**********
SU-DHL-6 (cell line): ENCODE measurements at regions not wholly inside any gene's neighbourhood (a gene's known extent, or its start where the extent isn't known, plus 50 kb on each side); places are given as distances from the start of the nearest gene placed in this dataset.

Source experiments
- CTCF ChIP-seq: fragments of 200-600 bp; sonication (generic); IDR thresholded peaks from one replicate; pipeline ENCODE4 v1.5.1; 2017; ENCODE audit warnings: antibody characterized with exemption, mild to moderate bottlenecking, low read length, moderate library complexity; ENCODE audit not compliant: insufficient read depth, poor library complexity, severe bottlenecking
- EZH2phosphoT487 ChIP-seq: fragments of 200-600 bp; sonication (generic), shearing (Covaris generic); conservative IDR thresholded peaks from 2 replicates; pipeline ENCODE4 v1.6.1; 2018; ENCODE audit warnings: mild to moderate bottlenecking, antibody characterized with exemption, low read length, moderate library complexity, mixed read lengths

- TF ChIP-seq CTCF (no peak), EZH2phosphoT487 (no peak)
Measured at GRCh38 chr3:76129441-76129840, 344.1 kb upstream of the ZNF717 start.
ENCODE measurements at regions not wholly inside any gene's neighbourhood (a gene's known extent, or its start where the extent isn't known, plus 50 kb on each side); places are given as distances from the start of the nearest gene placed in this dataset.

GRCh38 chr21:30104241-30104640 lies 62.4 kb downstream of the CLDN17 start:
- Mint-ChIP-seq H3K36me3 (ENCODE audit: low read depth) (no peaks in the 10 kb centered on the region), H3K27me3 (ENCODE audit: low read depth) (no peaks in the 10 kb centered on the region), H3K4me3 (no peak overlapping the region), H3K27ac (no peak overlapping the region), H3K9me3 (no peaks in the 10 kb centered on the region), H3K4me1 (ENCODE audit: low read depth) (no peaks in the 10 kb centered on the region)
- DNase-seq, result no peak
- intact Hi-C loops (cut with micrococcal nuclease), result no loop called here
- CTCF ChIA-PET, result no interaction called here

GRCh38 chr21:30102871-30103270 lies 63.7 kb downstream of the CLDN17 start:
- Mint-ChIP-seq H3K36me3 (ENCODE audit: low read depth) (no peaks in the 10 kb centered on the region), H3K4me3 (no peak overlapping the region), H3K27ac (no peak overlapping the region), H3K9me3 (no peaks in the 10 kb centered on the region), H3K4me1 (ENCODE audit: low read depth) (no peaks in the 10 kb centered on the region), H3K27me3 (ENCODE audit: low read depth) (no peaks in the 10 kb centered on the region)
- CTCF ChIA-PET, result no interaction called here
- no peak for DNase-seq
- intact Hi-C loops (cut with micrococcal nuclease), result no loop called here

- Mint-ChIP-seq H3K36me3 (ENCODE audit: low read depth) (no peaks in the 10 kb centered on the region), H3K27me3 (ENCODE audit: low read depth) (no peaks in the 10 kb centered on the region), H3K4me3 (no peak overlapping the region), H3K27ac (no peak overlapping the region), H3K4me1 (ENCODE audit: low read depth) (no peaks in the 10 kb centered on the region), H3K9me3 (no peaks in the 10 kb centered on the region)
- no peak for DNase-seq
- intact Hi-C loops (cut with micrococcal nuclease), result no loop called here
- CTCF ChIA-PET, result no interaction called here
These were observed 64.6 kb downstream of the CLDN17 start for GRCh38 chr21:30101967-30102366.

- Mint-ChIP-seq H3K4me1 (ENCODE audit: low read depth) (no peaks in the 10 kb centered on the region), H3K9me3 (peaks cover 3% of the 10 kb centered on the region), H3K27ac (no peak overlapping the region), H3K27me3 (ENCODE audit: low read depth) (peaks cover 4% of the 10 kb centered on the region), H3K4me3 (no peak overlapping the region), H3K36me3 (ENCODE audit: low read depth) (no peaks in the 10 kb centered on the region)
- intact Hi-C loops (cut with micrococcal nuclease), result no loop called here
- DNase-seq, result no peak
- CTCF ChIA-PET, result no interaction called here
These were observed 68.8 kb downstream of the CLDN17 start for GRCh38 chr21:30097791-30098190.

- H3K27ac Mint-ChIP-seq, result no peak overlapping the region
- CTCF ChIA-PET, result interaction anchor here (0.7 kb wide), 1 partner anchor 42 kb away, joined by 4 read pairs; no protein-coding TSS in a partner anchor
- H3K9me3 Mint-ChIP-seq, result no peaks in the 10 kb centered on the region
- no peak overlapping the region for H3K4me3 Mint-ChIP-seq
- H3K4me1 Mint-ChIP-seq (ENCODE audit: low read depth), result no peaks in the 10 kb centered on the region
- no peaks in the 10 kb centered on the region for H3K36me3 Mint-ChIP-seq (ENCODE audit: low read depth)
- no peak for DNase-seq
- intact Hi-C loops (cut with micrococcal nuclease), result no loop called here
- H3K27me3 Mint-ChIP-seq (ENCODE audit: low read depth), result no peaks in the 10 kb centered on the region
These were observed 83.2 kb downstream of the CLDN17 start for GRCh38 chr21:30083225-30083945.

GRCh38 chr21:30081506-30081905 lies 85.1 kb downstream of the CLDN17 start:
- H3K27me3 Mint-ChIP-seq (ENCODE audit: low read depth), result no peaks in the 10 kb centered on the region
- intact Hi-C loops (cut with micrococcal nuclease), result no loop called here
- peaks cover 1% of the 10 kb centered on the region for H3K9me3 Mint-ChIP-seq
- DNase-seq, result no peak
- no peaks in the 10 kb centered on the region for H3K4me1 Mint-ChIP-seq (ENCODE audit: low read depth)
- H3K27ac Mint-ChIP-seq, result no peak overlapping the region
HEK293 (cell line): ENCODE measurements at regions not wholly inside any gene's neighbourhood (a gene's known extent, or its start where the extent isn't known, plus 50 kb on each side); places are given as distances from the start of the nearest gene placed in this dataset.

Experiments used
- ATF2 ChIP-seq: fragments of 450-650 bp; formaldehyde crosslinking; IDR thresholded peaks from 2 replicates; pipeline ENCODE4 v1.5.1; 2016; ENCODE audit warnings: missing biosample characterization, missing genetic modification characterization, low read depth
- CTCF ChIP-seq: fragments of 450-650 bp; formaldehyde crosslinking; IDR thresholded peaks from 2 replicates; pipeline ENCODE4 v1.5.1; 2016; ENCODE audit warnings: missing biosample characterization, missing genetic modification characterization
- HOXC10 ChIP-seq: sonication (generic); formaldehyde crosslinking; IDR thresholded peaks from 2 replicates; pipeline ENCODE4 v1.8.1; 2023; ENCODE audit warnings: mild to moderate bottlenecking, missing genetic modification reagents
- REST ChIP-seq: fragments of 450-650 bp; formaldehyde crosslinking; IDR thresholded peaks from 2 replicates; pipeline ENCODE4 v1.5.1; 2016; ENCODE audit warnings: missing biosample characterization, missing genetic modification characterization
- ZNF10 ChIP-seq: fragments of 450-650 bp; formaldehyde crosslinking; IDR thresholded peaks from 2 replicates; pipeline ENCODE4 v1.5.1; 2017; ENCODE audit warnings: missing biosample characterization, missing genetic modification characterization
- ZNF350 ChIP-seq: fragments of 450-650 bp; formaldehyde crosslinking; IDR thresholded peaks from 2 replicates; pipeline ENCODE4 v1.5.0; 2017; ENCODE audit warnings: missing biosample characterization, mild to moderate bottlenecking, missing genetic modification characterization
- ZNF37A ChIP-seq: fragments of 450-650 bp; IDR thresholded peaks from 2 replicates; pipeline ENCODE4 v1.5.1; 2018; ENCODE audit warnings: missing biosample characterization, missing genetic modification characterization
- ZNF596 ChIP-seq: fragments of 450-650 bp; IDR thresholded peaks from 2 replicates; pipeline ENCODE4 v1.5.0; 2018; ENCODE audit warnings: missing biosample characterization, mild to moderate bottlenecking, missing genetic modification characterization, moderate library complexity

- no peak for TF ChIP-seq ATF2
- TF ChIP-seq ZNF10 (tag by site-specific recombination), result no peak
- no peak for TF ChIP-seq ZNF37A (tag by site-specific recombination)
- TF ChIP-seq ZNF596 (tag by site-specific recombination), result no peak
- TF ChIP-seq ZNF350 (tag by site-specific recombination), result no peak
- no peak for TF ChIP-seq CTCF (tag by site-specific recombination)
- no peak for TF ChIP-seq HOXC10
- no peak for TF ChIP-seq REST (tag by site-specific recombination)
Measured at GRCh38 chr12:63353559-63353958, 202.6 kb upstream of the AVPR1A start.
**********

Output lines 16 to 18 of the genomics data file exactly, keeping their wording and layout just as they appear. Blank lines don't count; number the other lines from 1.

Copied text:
- no peak for DNase-seq
- intact Hi-C loops (cut with micrococcal nuclease), result no loop called here

- Mint-ChIP-seq H3K36me3 (ENCODE audit: low read depth) (no peaks in the 10 kb centered on the region), H3K27me3 (ENCODE audit: low read depth) (no peaks in the 10 kb centered on the region), H3K4me3 (no peak overlapping the region), H3K27ac (no peak overlapping the region), H3K4me1 (ENCODE audit: low read depth) (no peaks in the 10 kb centered on the region), H3K9me3 (no peaks in the 10 kb centered on the region)